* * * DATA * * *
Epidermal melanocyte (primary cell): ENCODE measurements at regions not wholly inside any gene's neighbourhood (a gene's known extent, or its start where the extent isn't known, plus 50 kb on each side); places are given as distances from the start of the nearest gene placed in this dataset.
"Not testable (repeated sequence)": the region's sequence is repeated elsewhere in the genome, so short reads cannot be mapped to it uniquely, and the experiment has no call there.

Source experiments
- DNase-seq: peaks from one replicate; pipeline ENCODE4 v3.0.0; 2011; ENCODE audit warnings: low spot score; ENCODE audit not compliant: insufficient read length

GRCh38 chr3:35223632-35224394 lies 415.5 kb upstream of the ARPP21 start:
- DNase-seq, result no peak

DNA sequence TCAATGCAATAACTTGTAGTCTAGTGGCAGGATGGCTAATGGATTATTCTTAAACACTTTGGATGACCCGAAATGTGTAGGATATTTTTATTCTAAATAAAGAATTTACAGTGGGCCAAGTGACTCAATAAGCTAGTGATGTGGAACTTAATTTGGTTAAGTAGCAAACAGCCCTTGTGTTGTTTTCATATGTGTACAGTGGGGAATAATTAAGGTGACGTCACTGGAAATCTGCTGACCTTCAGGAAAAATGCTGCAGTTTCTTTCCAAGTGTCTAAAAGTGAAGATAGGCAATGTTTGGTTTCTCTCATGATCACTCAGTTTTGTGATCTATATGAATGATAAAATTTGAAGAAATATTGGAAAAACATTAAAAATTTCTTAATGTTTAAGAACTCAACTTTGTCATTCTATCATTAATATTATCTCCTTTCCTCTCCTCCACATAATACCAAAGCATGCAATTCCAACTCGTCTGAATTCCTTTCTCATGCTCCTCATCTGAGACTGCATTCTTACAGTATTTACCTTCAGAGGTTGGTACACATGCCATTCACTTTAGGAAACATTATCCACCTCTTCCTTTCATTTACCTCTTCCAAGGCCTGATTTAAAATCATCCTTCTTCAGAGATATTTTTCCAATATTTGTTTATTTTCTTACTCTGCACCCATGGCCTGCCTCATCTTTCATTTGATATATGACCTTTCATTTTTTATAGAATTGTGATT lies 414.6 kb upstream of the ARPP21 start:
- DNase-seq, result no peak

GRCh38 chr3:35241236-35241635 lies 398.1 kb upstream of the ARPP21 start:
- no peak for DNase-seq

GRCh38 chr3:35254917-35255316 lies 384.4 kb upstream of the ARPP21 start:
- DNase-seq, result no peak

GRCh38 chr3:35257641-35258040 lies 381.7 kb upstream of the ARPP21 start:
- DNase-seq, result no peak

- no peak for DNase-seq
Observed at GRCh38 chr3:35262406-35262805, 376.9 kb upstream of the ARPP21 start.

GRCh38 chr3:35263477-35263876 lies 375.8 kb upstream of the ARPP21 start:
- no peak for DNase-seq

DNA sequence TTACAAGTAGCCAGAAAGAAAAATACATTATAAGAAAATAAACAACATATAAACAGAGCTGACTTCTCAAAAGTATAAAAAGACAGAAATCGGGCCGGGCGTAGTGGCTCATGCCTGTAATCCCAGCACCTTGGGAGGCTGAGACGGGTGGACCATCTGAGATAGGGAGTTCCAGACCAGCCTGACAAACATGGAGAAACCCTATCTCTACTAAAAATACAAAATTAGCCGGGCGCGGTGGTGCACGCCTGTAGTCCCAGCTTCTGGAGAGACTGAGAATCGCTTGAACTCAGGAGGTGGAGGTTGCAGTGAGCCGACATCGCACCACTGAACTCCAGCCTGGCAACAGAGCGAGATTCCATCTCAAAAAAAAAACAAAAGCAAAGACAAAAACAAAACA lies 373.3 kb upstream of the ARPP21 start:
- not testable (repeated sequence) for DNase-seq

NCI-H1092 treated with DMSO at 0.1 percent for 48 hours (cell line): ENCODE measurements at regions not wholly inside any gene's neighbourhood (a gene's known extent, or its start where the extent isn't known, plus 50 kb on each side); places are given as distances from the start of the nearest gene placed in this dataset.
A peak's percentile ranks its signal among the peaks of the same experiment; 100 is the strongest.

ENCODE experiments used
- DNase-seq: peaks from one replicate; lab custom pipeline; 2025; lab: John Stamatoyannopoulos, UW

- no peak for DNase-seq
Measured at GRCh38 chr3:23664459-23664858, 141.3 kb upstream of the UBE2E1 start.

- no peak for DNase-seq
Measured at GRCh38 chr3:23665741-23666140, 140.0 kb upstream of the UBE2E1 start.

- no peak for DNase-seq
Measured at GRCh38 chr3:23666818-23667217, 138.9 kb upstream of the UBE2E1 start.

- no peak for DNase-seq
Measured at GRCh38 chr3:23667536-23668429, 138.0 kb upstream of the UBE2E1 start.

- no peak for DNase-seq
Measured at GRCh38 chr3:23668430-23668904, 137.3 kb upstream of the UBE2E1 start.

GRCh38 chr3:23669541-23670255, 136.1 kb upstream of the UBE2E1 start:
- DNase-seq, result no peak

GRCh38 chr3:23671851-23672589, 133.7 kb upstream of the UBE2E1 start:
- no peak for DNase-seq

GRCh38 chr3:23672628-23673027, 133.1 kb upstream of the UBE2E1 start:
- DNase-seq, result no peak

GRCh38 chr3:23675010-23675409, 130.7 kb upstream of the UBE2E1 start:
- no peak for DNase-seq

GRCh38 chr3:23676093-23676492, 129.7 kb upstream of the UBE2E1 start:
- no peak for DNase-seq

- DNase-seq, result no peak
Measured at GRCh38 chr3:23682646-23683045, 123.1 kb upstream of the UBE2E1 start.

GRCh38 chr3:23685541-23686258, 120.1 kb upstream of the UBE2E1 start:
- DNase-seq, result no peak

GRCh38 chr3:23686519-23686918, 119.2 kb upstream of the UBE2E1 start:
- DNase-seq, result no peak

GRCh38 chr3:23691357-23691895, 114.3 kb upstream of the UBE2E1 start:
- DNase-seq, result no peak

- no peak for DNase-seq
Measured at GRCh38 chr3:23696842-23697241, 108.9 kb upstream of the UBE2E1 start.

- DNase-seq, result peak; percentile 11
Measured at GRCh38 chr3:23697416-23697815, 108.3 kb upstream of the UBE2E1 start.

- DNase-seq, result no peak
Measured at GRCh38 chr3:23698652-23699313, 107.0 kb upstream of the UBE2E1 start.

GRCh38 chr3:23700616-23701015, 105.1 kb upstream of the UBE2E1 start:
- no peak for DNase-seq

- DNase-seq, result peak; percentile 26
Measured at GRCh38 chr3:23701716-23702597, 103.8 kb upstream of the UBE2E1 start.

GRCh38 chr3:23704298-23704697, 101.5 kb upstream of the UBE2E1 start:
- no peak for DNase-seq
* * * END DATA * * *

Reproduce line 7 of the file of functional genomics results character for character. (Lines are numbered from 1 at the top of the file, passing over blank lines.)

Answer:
DNA sequence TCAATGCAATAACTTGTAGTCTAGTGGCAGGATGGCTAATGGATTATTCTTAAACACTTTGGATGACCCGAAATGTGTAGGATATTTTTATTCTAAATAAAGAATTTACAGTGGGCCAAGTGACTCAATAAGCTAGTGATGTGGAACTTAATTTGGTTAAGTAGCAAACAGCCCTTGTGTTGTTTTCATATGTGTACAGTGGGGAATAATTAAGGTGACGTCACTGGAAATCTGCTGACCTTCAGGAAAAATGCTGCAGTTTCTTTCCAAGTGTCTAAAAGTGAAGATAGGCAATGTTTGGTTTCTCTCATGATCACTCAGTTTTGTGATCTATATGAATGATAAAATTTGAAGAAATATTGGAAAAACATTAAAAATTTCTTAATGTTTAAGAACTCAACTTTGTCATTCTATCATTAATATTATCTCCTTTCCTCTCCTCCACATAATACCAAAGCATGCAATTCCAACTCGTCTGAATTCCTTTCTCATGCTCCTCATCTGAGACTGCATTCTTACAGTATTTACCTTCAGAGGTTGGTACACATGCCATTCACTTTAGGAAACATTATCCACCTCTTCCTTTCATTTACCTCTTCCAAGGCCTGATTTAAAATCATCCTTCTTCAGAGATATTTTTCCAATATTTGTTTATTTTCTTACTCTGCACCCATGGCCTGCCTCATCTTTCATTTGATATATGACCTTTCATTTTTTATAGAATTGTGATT lies 414.6 kb upstream of the ARPP21 start: